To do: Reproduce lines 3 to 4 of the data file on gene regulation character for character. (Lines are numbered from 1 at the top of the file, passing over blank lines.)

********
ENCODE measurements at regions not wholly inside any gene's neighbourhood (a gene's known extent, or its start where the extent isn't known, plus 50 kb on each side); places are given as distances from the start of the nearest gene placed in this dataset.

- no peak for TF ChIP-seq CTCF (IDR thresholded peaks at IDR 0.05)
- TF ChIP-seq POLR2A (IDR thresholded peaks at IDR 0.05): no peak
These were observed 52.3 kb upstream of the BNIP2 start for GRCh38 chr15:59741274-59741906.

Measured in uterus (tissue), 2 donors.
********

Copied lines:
- TF ChIP-seq POLR2A (IDR thresholded peaks at IDR 0.05): no peak
These were observed 52.3 kb upstream of the BNIP2 start for GRCh38 chr15:59741274-59741906.